Relationships, reputation and robust processes – why doing business in Africa is unique
Doing business in Africa is unique. Despite a history of commodity-dependence, many of its economies are on the rise and you will now find microcosms of industry and innovation hubs in almost every city.
With over a decade of experience of identifying appropriate partners and buyers for foreign companies looking to enter and expand into African markets, I bring not only knowledge of the diverse African markets and cultural nuances, but also contacts and support to access opportunities in areas companies may not yet have considered.
Understanding cultural differences is important to doing business here. Unfortunately illegitimate companies do exist here so it is vital to do your research, thoroughly, to establish credentials before signing any deals. This advice is also true for contracting agents and partners.
Many foreign companies also assume that African companies are more knowledgeable about import regulations, documentation and duties than they are, but in many cases this unfortunately isn’t true. Importing requirements and processes vary widely from one country and product to the next, and I would advise any company looking to export to this region to use our support to get the correct information.
Having robust payment terms, good banking links between your bank and African banks and access to export finance are all important considerations. UK Export Finance is a great source of advice and guidance on the financial aspects of doing business here.
UK Export Finance is a great source of advice and guidance on the financial aspects of doing business here.
But don’t let these practicalities put you off! There are great opportunities in this market, both in areas you may be familiar with, and those you may not.
For example, following the downturn in mining in South Africa we have identified opportunities in waste management across much of southern and eastern Africa for materials handling equipment suppliers. And, while infrastructure spending in South Africa is not what it used to be, growing populations and a growing middle class in east Africa have led to a need for investment in general infrastructure (water, roads, social infrastructure, health, housing and airports). The UK Department for International Trade has established an Africa Infrastructure Board with the aim of identifying opportunities in this sector and we will be collaborating with them on this.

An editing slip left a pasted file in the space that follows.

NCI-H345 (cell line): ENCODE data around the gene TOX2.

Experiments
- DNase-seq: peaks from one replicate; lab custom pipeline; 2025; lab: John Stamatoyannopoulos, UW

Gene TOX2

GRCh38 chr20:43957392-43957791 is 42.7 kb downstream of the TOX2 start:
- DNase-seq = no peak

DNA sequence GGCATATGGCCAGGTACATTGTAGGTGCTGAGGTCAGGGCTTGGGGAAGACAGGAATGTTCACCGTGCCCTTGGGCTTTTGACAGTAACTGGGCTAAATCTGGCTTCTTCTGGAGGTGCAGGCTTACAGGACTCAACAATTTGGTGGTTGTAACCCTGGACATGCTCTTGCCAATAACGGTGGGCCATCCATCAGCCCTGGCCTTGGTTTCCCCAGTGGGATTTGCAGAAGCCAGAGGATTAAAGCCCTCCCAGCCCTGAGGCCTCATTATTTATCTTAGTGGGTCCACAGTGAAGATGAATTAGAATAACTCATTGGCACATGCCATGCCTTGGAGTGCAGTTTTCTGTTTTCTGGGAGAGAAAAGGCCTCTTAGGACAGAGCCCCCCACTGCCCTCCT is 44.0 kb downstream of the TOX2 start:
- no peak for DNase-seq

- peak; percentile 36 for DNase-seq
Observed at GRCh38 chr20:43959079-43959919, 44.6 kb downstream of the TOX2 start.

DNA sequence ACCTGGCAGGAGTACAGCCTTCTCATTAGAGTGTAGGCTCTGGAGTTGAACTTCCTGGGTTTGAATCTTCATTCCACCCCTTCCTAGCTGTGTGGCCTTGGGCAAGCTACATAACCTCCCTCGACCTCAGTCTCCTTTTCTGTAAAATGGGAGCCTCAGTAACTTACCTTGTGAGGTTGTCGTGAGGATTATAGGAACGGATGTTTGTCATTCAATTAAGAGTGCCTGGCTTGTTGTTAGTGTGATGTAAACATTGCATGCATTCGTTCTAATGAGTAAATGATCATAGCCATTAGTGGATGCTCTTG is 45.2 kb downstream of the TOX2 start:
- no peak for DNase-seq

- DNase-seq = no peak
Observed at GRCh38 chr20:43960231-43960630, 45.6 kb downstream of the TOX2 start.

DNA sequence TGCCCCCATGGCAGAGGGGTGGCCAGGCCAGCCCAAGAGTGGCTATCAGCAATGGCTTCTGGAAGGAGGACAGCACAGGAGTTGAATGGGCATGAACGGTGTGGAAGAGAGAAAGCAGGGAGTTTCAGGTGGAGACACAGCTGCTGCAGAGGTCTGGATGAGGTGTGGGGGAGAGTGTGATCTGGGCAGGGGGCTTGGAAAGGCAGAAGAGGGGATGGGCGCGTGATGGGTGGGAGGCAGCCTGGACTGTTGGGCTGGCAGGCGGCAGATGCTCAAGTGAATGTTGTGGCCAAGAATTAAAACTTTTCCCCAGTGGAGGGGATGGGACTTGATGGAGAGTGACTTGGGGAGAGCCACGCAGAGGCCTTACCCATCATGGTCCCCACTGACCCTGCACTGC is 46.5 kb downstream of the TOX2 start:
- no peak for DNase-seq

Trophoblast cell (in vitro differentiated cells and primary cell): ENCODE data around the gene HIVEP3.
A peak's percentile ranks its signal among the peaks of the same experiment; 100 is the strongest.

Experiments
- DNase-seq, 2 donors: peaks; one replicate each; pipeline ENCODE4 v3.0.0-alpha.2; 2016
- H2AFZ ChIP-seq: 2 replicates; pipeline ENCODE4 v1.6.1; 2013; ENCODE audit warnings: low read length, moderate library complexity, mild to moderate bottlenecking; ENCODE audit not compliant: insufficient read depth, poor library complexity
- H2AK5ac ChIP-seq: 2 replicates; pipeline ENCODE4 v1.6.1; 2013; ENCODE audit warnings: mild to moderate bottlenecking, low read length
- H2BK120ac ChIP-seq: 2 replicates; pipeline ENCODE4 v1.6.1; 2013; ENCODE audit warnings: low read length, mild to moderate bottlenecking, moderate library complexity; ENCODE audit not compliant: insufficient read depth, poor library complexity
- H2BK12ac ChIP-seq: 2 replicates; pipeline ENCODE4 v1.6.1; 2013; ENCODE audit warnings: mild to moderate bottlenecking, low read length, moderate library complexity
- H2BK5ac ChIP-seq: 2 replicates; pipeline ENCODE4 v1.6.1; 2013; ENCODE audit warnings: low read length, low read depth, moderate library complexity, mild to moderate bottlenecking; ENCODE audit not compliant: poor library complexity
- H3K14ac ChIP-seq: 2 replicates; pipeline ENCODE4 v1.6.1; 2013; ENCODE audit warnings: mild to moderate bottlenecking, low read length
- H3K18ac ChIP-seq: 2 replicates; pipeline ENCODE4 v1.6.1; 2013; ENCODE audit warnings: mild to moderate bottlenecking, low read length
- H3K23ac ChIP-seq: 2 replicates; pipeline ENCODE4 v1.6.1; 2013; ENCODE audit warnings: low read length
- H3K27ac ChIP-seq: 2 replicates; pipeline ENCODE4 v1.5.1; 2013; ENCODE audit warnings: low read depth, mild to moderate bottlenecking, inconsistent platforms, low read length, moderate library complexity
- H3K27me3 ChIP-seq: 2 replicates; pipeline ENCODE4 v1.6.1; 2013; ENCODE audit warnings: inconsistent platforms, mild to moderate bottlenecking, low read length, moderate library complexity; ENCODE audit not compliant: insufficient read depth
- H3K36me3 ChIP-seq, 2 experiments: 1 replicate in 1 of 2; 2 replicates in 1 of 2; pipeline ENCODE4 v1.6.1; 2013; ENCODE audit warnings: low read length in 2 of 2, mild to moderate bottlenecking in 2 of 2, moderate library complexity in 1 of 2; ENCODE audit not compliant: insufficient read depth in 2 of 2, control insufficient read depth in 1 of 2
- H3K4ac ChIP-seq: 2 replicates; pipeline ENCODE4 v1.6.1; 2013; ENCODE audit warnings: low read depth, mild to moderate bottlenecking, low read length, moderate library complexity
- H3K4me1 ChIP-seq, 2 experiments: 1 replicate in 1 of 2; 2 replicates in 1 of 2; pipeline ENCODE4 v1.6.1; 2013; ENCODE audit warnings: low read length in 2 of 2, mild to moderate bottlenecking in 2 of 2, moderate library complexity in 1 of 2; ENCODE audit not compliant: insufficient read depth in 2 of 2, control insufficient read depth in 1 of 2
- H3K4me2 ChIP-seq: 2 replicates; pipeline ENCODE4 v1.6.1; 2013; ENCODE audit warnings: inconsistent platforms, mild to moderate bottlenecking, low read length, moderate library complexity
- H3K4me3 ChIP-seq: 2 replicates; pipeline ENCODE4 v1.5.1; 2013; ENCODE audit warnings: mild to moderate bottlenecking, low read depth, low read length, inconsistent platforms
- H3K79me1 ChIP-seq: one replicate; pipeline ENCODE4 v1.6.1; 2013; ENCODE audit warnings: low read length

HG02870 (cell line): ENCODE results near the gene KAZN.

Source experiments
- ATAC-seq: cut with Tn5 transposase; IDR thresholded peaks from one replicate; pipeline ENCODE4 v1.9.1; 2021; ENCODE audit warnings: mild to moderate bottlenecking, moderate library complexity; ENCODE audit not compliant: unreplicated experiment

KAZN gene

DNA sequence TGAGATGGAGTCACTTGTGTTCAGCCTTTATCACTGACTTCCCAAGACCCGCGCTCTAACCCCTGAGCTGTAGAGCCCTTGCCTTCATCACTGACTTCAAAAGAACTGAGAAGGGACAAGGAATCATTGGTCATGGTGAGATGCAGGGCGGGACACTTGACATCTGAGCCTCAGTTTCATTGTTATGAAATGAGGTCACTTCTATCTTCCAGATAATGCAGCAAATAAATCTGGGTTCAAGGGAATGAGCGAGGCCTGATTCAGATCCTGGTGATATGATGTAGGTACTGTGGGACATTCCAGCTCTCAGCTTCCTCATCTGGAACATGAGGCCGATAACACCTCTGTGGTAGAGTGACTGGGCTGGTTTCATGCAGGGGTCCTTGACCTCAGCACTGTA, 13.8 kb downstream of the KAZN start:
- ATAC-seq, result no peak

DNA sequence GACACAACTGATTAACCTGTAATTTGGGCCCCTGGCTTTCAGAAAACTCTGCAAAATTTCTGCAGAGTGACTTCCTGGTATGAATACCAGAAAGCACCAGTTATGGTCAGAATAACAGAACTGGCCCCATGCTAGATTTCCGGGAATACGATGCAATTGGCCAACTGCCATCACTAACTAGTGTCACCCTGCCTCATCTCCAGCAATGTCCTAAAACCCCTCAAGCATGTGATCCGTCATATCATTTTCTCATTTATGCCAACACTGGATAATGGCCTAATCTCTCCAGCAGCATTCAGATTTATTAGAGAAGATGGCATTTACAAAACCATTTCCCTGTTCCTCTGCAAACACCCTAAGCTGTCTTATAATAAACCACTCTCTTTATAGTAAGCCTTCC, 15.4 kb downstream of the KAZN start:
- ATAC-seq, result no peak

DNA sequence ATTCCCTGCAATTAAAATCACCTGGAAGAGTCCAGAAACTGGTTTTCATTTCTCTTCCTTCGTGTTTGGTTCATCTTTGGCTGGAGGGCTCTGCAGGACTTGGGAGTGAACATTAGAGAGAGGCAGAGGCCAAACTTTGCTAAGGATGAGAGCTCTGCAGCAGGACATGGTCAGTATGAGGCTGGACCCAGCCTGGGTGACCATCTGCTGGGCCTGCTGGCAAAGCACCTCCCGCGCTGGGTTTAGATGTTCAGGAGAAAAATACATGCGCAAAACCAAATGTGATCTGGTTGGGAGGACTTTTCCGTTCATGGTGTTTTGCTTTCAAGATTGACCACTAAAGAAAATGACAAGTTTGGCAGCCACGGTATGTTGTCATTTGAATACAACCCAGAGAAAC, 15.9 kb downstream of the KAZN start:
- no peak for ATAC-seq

Opportunity beckons for NI exporters in Lagos & Johannesburg. Learn about our trade mission here. https://t.co/Ij3RYD7eh4— Invest NI (@InvestNI) February 5, 2018
Large-scale commercial farming in countries like South Africa offers agri-tech and agri-software exporters a well-established target market with buying power; while in other markets there is a drive towards mechanisation and demand for animal feed, balers, supplements and pharmaceuticals as small-medium sized farms look to scale up, often with government support.
Education is a growing export market and Invest NI has developed a strategy to help Northern Ireland education providers and Ed-Tech companies explore the opportunities. In South Africa, Nigeria and Kenya we are targeting private high schools for student recruitment, and governments and local universities for partnerships and large-scale projects.
Another growth area is healthcare. The franchised private hospital model in South Africa and the growing private sector in Kenya and Nigeria, as well as the keen interest in connected health across all three markets, represent great opportunities for forward-thinking medical device and technology companies provided that strategic local partners are identified.
Both East and West Africa present good opportunities for defence and cyber security companies. This is particularly the case in Kenya where the security sector is estimated to be the single largest employer.
These are just some of the sectors we will be targeting on behalf of Northern Ireland companies. Drawing on my experience of helping companies with projects in 14 African countries I will be able to help businesses understand the dynamics and landscape of their chosen African market.
Doing business and closing a deal in Africa can be slow. Business in Africa starts with relationships. You can win a buyer’s trust initially by visiting the market and demonstrating your commitment to the country, but reputable buyers will also look for strong after-sales services. It is difficult to recover from reputational damage in this market, so having robust sales and after-sales support in place is important.
Thanks to the early adoption of innovative and disruptor technologies much of sub-Saharan Africa’s development is done by ‘leap-frogging’.
This is also a rapid evolving market and development isn’t necessarily linear. Thanks to the early adoption of innovative and disruptor technologies much of sub-Saharan Africa’s development is done by ‘leap-frogging’. A great example of this is in Kenya. Over 60 per cent of the Kenyan population don’t have access to a bank but thanks to new technology the country now has the world’s largest mobile money network with people making and receiving payments using even the most basic of mobile phones.
So, even if a market may not be ready for your product/technology right now, things may be completely different in 12 months.
If you would like to explore the sub-Saharan Africa market, Invest Northern Ireland has the expertise, experience and local knowledge to help you succeed. Please contact your Client Manager or our Business Support Team on 0800 181 4422.